All three of these fall into the category of “continuing applications.” Which sounds a lot like “continuation applications,” although only one of the categories is literally called a continuation. It can be confusing.

The big requirement is that your second application must overlap with your first one, in terms of time. Specifically, you have to file the second application BEFORE the first application issues or becomes abandoned.

Why should I consider filing a continuation application?

“Well, Nick,” I said, “It’s definitely not a requirement to file a continuation. But you’re trying to build a portfolio for your company, and there are many reasons why a continuation might be a good idea.” Nick seemed a little skeptical, but I went on to explain some of the benefits.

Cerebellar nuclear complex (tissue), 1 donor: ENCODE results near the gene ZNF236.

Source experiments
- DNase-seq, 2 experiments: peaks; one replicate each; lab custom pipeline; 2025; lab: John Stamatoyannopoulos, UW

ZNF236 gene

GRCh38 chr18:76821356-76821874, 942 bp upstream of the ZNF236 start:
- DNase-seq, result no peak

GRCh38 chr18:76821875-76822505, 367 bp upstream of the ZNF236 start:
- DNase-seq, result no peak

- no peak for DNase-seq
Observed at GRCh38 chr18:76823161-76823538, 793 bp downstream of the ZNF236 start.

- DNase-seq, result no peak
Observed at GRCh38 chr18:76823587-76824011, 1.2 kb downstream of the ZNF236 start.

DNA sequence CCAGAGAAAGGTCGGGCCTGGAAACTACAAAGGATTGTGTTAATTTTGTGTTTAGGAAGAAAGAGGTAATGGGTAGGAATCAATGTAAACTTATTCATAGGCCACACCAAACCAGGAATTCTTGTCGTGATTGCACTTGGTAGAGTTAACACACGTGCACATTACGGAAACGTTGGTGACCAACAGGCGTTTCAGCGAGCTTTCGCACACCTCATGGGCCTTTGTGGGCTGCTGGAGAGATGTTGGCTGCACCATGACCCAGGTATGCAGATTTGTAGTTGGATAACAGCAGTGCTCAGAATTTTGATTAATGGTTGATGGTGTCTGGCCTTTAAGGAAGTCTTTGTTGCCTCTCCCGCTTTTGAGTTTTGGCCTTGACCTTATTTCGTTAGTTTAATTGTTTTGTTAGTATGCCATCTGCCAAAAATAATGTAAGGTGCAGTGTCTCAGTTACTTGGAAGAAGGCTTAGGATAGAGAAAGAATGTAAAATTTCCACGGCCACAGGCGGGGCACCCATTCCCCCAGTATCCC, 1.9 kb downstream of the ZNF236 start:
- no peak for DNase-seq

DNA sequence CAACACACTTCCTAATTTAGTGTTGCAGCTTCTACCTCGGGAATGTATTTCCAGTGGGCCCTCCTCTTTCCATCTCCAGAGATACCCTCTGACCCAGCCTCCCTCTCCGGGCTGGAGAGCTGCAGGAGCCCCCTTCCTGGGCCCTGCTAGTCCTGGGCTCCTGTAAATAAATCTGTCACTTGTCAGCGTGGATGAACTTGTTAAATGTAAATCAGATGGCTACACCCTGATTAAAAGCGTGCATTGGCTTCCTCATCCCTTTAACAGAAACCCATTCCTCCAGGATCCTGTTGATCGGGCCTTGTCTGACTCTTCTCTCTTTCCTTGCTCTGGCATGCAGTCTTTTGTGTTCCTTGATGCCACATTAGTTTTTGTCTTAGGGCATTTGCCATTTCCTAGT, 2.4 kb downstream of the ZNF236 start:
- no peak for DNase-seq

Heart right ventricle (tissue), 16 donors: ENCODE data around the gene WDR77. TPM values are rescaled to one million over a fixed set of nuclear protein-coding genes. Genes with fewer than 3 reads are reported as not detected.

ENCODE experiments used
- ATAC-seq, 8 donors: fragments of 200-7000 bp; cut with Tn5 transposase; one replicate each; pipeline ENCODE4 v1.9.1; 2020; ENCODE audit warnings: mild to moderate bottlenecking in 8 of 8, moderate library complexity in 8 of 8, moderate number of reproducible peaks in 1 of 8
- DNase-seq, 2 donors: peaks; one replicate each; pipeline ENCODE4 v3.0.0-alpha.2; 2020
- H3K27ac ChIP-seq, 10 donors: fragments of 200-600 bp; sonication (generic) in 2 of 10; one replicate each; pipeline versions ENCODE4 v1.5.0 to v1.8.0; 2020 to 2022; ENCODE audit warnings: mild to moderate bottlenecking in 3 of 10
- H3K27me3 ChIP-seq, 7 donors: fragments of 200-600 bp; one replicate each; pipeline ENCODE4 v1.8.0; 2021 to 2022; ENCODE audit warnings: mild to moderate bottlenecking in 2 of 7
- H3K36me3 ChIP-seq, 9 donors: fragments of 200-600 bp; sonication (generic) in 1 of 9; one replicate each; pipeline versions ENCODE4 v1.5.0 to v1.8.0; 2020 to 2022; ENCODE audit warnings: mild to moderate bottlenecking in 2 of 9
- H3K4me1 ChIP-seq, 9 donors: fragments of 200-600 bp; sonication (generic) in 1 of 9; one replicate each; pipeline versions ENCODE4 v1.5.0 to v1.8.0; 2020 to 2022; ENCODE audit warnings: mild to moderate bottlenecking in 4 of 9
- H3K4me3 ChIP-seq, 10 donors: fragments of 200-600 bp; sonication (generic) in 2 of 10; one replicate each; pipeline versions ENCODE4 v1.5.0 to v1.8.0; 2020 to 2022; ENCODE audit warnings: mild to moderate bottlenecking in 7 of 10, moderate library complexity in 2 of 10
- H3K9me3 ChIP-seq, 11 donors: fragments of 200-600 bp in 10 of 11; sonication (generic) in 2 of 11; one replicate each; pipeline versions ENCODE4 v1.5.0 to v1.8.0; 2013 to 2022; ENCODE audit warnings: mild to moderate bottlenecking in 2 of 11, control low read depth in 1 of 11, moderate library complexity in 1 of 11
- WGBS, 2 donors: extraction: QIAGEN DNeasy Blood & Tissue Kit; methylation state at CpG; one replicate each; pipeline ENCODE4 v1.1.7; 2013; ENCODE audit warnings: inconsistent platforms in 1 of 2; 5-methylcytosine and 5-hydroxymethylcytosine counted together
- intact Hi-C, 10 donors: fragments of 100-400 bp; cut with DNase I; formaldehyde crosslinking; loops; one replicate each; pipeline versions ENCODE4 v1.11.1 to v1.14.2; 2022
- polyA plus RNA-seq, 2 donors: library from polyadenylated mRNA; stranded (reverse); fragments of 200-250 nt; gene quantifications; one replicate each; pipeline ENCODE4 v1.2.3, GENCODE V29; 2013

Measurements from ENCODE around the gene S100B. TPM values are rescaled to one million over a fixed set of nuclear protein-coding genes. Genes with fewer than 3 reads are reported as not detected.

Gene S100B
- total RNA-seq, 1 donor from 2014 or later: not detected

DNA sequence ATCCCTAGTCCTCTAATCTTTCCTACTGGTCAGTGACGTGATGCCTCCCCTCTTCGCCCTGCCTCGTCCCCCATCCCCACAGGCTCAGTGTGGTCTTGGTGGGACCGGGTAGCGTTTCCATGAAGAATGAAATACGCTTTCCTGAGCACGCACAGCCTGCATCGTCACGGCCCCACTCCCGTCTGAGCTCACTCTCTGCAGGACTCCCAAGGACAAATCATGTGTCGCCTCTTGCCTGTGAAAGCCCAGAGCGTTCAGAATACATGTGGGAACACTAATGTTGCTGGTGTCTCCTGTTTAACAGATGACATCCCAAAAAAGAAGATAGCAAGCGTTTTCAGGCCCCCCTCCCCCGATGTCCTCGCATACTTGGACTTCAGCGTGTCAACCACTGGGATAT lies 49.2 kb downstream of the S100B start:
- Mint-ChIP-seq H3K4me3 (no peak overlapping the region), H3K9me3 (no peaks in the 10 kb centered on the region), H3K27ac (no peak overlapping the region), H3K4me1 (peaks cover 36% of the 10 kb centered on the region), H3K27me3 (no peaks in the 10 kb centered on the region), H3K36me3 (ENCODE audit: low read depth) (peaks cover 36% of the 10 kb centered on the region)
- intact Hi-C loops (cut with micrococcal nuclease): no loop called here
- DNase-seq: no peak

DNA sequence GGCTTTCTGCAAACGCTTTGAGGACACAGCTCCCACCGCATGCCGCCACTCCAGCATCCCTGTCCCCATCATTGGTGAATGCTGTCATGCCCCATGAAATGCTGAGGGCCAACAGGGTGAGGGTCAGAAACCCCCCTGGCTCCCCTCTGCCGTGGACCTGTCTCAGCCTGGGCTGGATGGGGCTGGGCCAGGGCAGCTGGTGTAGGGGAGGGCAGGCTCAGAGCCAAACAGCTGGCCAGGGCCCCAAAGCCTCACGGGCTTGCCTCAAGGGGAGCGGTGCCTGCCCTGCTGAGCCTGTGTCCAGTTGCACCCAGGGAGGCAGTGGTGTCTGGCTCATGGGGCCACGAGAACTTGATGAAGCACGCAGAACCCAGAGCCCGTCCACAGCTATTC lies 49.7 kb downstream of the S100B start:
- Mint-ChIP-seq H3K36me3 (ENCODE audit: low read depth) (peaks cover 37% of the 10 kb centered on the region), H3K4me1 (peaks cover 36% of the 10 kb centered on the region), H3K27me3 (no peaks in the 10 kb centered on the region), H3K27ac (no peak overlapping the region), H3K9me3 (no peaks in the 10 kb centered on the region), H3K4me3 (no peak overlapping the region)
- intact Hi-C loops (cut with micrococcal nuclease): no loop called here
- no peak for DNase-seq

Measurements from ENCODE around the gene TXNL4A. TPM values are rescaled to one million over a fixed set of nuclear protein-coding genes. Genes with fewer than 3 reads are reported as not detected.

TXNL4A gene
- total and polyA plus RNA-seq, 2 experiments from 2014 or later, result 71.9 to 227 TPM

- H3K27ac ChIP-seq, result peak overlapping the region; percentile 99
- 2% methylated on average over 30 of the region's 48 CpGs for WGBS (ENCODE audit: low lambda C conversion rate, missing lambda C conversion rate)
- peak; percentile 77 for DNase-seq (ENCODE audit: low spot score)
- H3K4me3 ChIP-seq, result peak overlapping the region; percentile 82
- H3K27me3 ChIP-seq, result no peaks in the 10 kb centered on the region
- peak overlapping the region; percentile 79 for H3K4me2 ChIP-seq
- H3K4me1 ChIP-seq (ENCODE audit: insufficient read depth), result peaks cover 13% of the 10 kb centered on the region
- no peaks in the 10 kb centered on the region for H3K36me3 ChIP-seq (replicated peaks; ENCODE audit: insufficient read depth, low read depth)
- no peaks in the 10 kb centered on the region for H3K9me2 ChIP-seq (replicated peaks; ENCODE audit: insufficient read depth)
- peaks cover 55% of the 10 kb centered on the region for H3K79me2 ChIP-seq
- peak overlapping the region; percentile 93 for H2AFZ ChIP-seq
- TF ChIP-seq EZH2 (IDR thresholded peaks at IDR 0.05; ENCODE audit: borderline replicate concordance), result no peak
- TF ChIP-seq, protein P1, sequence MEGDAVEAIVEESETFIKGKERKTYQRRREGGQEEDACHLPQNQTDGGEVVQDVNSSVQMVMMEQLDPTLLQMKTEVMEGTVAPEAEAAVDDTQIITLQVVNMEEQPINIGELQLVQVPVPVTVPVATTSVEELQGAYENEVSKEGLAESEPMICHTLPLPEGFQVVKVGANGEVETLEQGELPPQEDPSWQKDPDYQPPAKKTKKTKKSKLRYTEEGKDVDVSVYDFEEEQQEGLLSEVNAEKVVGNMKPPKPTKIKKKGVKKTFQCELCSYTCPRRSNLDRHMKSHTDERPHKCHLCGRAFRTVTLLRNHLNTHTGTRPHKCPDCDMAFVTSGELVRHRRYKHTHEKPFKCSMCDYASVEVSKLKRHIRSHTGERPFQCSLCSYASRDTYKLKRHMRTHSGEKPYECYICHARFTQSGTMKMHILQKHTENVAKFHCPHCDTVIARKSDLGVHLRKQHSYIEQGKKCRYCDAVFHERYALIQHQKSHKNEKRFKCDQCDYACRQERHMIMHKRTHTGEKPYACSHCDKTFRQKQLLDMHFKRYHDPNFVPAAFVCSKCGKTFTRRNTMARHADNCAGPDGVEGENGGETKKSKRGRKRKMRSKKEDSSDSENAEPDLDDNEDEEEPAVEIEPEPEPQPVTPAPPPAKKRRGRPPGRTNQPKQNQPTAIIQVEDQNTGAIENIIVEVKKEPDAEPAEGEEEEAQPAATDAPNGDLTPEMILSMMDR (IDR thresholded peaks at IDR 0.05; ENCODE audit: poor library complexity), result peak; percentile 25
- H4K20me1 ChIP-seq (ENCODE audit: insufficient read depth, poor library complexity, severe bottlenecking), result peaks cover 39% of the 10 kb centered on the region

• You can go after different claims on a different invention

Sometimes (often, if you have a good patent attorney) you will have described more than one invention in your patent application. This can be the case if your product has multiple new features or if you have multiple variations on the same inventive concept. You can only pursue claims on one invention at a time, though. So, you might have gotten a patent on invention A in your first application, and now a continuation can be an opportunity to get a patent on invention B.

  • You can go after different claims on the same invention.

One option at is to file a continuation to pursue a different type of claim on the same invention. For example, if your original patent has claims on an “apparatus,” maybe you could go after related “method” claims. Another idea would be to file new claims on a different embodiment of the same invention. For example, maybe your first version has three wheels, and now you file on one with two tank tracks instead.

  • You can try more “aggressive” claims.